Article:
Agilent had helped a lot of international companies in the area of compliance by giving seminars and we have organized many such seminars in India too. Now probably we will extend this service to the service companies serving the local markets as well.

Rolly Dureha

Barbara Mullin, sales and marketing manager - Japan, Korea and India regions, Corning Life Sciences Lydia A Kenton, business manager - cells platform, Corning Life Sciences.

"Corning Life Sciences will increase its presence in India"

Which Asian country has the greatest potential for cell culture products?

Barbara Mullin: I have visited China and other Asian countries like Korea and Japan. In China, I visited some of the manufacturers. What I can say about China is that it is very efficient for in-country manufacturing, with bright and highly qualified people. Japan already has established technology for manufacturing, but has higher costs. Hence, the companies originally located in Japan are now looking at manufacturing outside the country. Some may relocate a portion of manufacturing to China, Singapore or India.

Considering the growth of the vaccine segment, how do you see the opportunity for cell culture in India?

The companies that have moved into India for manufacturing vaccines have set up state-of-the-art facilities to meet not only the local needs, but also to export to the world wide market. They have a qualified and skilled work force. The Corning brand is very well known and there are many opportunities for growth.

At what rate is the cell culture sector is growing?

In India the projected growth rate is extremely good. The growth rate is a factor of two different areas. We look at growth rate for our own products and the growth rate for the actual market. Some published market studies project a 25 percent annual growth rate for the life sciences market. Is it really going to happen? We don't know. Economics and time will tell. For Corning brand products, we do not discuss projected growth rates, but we do feel that the India region will provide the opportunity to significantly increase Corning Life Sciences sales.

How do you see the competition? Who are the leaders in this space?

There are three to four other manufacturers that we consider to be competitors, selling similar products. As a policy of the company, we do not disclose the names of our competitors.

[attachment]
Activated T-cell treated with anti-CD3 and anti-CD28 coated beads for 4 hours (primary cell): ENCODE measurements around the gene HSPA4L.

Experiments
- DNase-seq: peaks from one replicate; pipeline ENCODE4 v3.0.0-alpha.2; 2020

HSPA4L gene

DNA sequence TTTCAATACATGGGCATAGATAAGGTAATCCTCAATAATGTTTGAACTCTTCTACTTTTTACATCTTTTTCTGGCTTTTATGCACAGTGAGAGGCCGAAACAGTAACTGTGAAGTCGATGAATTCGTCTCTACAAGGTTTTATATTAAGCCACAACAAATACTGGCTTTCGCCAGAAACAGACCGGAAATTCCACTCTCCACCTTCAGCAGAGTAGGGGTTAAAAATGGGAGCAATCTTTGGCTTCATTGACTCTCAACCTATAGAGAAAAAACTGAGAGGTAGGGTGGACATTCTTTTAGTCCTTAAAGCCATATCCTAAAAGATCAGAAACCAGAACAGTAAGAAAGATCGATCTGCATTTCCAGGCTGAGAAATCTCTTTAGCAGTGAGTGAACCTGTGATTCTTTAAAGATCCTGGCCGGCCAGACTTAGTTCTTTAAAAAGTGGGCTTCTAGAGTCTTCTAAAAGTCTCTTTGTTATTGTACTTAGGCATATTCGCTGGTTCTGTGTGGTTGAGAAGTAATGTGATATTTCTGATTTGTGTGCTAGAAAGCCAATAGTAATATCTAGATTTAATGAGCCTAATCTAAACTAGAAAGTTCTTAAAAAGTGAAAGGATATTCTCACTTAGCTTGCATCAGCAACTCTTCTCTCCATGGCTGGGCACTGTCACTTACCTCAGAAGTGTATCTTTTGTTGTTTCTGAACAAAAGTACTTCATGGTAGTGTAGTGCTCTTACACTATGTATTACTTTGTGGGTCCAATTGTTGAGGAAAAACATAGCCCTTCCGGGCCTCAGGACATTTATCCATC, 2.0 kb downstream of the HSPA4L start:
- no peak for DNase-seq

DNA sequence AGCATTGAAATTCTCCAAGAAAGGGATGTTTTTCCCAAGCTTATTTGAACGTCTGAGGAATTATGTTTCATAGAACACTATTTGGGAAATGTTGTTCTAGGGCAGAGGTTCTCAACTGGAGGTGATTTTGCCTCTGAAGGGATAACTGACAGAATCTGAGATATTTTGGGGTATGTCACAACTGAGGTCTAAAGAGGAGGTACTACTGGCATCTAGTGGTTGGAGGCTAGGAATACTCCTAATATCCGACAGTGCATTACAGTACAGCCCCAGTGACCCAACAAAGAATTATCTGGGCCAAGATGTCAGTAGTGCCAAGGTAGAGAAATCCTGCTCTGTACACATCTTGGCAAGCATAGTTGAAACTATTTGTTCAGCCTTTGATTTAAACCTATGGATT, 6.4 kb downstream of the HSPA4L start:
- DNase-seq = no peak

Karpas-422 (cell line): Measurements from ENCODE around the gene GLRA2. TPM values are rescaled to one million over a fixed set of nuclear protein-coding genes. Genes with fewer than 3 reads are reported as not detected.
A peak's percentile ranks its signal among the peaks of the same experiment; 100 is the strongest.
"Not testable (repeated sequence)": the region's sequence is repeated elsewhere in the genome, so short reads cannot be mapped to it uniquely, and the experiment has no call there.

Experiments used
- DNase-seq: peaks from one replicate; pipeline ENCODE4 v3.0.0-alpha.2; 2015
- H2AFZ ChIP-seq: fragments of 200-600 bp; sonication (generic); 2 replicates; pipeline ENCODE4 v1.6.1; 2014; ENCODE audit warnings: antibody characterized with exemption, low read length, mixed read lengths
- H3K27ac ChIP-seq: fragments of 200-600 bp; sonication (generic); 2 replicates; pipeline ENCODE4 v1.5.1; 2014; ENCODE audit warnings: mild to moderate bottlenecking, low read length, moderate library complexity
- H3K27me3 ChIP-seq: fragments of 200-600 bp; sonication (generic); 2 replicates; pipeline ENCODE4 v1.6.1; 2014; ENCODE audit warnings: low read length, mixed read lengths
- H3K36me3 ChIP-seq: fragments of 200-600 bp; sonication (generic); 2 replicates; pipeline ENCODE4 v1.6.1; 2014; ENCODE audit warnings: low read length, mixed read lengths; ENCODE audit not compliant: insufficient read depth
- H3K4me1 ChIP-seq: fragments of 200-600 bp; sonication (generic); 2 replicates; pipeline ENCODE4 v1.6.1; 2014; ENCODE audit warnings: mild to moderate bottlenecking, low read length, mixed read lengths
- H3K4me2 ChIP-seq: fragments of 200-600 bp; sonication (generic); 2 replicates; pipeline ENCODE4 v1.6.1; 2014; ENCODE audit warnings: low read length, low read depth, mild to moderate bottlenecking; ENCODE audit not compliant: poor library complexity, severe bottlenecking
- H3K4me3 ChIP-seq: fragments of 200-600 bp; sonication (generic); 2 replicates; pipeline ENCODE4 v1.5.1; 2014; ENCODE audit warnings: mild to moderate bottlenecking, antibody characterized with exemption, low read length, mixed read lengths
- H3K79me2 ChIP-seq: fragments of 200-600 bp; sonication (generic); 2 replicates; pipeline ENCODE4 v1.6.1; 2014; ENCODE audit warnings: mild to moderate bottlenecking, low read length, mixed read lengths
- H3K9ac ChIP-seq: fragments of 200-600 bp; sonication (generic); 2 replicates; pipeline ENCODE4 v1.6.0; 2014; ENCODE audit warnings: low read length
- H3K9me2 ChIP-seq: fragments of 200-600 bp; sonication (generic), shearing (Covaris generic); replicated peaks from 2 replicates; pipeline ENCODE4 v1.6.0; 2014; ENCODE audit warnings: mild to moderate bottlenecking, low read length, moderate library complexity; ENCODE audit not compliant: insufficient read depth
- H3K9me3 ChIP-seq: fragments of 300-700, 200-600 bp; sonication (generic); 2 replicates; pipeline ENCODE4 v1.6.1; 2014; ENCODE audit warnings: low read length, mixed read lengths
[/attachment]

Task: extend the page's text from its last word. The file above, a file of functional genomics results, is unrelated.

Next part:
What are your future plans for India?

Corning Incorporated, a world leader in specialty glass, has a 150-year tradition of innovation. Corning International has a business entity in India with a broad spectrum of business activities such as automotive environmental products, optical fiber, optical cable, and ophthalmic products, but the focus until recently was not on life sciences. That has changed in the last few years as the life sciences and biotechnology market in India has grown. Since mid 2004, we have had direct sales presence in India for life sciences. We have strengthened our field force by adding additional dedicated personnel for life sciences. We feel that countrywide distribution is the key factor for successful growth. Hence, we believe in having a multi-centric distribution network. Corning India is planning to establish a warehouse in Delhi. It will be operational by mid 2006. This warehouse will stock the most frequently ordered products and will shorten the order placement cycle for customers. In 2005, Corning Life Sciences offered for the first time, a web based scientific seminar series on topics from cell culture to microarrays. These seminars were given by Corning's technical marketing and applications team. The seminars were very well attended by customers worldwide, including customers located in India.

What new technologies is Corning planning to launch in India?

We have several new technologies of interest. We will launch a range of patented products for drug discovery, cell culture and high throughput screening in 2006. Recently, we introduced the Corning CellBIND Surface family of products. These products are particularly useful for vaccine producers and have generated a high level of interest from Indian companies.

Narayan Kulkarni